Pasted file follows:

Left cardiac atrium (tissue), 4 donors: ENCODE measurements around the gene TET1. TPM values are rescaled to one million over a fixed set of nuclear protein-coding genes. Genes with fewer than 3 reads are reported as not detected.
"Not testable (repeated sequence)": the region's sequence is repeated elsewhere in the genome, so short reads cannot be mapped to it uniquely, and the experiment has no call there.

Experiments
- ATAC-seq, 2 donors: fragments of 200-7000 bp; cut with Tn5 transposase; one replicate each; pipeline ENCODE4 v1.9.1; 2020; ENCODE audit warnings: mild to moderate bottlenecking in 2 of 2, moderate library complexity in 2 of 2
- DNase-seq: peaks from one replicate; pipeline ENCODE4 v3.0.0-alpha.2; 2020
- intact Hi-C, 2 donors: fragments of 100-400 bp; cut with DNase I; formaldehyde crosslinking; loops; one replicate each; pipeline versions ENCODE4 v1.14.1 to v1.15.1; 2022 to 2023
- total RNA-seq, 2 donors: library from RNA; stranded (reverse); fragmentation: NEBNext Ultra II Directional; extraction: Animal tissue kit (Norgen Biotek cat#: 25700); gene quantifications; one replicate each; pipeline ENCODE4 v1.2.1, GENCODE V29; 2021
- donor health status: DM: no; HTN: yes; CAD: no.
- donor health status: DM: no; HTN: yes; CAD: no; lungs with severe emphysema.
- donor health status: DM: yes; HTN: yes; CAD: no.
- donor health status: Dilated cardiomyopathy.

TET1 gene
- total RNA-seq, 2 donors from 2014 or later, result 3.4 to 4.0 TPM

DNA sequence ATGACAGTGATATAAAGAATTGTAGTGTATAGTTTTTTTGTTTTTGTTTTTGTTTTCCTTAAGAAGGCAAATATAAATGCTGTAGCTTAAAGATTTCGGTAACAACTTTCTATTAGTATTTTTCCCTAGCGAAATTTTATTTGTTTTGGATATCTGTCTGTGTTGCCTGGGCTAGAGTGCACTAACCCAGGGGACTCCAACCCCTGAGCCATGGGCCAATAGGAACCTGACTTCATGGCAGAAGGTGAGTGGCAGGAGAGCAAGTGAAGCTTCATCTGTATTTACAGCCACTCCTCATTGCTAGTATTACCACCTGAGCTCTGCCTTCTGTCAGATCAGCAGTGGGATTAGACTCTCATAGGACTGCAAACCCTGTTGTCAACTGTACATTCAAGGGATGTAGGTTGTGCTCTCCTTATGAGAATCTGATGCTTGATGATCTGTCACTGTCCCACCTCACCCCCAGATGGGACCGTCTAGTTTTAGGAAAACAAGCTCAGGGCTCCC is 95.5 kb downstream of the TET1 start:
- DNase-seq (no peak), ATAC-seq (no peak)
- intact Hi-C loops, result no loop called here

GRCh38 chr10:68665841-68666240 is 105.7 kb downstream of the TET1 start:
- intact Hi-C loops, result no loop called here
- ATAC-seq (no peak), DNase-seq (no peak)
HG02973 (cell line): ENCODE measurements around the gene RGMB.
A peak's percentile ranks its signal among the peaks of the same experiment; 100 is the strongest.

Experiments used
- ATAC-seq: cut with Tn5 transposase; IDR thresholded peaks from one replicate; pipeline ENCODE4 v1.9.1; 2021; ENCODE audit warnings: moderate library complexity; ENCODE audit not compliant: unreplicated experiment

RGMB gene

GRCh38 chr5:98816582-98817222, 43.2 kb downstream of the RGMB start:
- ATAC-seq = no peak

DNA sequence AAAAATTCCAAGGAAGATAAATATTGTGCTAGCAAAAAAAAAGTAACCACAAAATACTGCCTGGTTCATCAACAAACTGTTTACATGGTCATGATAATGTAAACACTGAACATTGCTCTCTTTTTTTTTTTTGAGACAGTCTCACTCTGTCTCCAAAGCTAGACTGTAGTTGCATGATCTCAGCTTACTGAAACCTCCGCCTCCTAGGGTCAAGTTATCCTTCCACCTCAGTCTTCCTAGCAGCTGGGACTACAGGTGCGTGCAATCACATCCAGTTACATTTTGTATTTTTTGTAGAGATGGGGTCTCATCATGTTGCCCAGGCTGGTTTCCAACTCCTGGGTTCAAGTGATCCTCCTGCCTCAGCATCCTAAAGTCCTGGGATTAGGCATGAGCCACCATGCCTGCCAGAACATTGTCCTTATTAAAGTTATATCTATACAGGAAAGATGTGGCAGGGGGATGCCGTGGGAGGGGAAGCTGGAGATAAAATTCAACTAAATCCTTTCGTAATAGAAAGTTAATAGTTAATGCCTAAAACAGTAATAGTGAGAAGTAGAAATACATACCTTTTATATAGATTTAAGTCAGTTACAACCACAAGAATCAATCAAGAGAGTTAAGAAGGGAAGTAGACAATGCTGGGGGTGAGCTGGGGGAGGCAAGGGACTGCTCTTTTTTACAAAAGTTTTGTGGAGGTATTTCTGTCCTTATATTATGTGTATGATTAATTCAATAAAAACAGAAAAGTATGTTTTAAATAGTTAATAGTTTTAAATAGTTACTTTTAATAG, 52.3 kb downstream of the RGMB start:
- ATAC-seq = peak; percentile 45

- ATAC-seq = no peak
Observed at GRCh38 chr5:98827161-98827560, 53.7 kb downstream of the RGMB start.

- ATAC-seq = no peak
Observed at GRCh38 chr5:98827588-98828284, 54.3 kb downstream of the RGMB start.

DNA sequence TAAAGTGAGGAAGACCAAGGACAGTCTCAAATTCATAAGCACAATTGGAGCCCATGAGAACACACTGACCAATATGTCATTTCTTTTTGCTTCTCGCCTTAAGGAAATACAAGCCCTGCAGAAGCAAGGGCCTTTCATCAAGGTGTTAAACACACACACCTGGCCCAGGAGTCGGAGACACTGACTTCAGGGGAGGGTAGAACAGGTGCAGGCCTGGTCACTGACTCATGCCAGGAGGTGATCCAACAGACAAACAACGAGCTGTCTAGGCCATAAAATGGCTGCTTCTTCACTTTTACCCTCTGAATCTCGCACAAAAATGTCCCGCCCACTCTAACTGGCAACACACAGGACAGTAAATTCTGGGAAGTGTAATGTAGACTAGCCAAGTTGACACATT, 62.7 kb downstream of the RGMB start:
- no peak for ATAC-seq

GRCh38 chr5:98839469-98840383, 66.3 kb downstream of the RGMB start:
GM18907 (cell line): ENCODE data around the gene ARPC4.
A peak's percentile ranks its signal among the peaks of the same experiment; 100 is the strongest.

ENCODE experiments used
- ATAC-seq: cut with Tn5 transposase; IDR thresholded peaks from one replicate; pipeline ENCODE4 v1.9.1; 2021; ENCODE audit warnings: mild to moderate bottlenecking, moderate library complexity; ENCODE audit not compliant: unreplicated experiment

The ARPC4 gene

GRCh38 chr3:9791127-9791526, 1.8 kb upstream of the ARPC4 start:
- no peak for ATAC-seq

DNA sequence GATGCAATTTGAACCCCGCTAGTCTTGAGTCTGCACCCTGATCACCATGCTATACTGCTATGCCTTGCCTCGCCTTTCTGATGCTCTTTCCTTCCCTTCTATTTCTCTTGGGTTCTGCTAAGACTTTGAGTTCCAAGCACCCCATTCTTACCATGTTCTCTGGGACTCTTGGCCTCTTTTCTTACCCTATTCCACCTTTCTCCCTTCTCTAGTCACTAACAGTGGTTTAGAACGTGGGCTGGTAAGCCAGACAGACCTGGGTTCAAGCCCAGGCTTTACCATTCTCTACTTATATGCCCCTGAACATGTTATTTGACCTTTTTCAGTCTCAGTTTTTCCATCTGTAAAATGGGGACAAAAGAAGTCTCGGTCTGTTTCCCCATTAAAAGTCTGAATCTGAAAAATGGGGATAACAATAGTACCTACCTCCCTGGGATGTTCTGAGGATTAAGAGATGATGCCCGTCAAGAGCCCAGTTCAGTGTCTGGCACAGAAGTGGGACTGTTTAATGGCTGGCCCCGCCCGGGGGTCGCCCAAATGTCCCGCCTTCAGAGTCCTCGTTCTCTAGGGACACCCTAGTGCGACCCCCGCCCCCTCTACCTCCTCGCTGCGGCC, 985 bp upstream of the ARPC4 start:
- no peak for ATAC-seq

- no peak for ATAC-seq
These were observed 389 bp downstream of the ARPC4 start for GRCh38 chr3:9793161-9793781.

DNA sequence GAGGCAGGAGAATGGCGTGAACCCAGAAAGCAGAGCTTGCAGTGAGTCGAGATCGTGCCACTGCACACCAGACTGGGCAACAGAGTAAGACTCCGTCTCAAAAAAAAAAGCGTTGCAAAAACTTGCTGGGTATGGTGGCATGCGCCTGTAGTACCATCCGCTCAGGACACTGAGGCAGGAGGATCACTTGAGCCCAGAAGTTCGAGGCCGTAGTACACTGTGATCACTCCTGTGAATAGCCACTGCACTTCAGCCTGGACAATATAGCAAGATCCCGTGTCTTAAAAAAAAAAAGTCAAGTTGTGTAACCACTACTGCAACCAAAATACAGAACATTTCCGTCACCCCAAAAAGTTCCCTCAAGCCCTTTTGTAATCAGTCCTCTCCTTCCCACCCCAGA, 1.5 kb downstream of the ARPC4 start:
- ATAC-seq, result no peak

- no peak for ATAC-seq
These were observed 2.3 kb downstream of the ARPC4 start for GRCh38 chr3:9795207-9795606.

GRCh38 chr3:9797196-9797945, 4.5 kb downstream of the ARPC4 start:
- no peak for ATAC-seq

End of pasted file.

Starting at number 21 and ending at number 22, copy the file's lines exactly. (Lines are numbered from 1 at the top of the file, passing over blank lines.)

A peak's percentile ranks its signal among the peaks of the same experiment; 100 is the strongest.

Experiments used